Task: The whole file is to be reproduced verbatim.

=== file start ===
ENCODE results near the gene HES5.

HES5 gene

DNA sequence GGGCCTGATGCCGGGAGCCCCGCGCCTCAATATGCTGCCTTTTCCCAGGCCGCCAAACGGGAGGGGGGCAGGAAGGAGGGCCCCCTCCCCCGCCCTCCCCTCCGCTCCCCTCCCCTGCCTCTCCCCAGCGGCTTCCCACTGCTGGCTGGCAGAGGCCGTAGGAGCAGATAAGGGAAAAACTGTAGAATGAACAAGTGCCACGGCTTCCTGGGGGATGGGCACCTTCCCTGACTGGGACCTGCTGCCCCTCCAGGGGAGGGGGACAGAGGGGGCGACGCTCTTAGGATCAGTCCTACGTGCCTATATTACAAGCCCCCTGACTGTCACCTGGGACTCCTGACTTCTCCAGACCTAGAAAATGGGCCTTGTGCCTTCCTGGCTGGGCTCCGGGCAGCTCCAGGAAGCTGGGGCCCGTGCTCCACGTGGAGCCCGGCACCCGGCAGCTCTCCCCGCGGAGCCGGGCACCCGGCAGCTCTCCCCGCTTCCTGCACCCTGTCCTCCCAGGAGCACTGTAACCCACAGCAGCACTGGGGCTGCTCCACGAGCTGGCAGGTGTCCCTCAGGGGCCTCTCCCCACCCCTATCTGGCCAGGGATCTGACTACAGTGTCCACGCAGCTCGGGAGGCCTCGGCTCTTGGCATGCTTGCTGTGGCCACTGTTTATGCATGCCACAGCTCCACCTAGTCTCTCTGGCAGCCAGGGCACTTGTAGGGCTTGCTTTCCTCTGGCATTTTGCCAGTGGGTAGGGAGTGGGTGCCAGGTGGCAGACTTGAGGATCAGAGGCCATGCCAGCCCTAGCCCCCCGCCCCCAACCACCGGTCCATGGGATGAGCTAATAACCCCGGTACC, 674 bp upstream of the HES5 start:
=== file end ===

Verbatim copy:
ENCODE results near the gene HES5.

HES5 gene

DNA sequence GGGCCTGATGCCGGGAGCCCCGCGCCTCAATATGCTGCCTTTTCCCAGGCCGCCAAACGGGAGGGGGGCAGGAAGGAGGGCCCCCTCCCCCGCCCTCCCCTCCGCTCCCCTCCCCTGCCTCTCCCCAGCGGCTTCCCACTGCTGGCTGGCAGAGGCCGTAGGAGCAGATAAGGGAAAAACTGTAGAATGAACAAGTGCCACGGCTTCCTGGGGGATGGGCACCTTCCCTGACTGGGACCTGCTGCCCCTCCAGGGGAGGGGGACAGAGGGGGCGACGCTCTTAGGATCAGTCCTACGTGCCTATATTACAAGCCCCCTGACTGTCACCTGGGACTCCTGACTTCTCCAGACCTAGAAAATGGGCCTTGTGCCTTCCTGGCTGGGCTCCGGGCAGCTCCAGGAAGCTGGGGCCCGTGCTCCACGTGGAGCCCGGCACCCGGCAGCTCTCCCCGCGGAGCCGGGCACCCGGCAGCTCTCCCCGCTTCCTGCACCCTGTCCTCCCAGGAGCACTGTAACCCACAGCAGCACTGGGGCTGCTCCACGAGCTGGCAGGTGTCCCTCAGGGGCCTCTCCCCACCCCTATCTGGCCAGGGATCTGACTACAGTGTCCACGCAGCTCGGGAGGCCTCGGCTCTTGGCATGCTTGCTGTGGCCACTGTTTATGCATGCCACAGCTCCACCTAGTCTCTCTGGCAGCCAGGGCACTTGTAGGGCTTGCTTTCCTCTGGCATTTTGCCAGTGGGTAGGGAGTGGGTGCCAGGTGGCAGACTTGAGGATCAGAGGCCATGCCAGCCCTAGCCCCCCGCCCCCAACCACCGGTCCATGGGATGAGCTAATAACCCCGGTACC, 674 bp upstream of the HES5 start: